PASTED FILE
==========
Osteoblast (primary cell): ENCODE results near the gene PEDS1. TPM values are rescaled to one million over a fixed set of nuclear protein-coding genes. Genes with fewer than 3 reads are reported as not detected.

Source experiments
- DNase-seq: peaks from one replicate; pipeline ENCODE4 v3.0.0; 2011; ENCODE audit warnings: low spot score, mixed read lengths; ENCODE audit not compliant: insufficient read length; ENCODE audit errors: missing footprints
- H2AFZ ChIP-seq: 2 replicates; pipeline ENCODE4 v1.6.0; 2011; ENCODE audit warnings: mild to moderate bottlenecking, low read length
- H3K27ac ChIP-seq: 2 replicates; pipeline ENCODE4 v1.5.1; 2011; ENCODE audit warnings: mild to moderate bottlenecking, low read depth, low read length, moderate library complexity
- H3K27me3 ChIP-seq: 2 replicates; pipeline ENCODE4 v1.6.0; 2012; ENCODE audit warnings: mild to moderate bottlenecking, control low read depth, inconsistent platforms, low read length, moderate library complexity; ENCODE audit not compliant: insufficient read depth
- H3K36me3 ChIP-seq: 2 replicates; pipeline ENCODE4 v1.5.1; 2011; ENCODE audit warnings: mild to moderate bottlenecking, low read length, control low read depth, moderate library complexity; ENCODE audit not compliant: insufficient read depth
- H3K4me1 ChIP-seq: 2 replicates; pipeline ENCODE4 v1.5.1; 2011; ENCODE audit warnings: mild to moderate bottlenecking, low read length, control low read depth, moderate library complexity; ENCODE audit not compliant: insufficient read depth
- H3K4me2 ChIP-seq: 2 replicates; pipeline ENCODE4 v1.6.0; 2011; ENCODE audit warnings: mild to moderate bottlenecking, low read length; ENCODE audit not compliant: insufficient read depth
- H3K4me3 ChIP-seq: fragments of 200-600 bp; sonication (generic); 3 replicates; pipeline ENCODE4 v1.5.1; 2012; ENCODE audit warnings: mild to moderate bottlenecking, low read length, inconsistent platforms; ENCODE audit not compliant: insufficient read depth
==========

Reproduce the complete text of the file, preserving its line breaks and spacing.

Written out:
Osteoblast (primary cell): ENCODE results near the gene PEDS1. TPM values are rescaled to one million over a fixed set of nuclear protein-coding genes. Genes with fewer than 3 reads are reported as not detected.

Source experiments
- DNase-seq: peaks from one replicate; pipeline ENCODE4 v3.0.0; 2011; ENCODE audit warnings: low spot score, mixed read lengths; ENCODE audit not compliant: insufficient read length; ENCODE audit errors: missing footprints
- H2AFZ ChIP-seq: 2 replicates; pipeline ENCODE4 v1.6.0; 2011; ENCODE audit warnings: mild to moderate bottlenecking, low read length
- H3K27ac ChIP-seq: 2 replicates; pipeline ENCODE4 v1.5.1; 2011; ENCODE audit warnings: mild to moderate bottlenecking, low read depth, low read length, moderate library complexity
- H3K27me3 ChIP-seq: 2 replicates; pipeline ENCODE4 v1.6.0; 2012; ENCODE audit warnings: mild to moderate bottlenecking, control low read depth, inconsistent platforms, low read length, moderate library complexity; ENCODE audit not compliant: insufficient read depth
- H3K36me3 ChIP-seq: 2 replicates; pipeline ENCODE4 v1.5.1; 2011; ENCODE audit warnings: mild to moderate bottlenecking, low read length, control low read depth, moderate library complexity; ENCODE audit not compliant: insufficient read depth
- H3K4me1 ChIP-seq: 2 replicates; pipeline ENCODE4 v1.5.1; 2011; ENCODE audit warnings: mild to moderate bottlenecking, low read length, control low read depth, moderate library complexity; ENCODE audit not compliant: insufficient read depth
- H3K4me2 ChIP-seq: 2 replicates; pipeline ENCODE4 v1.6.0; 2011; ENCODE audit warnings: mild to moderate bottlenecking, low read length; ENCODE audit not compliant: insufficient read depth
- H3K4me3 ChIP-seq: fragments of 200-600 bp; sonication (generic); 3 replicates; pipeline ENCODE4 v1.5.1; 2012; ENCODE audit warnings: mild to moderate bottlenecking, low read length, inconsistent platforms; ENCODE audit not compliant: insufficient read depth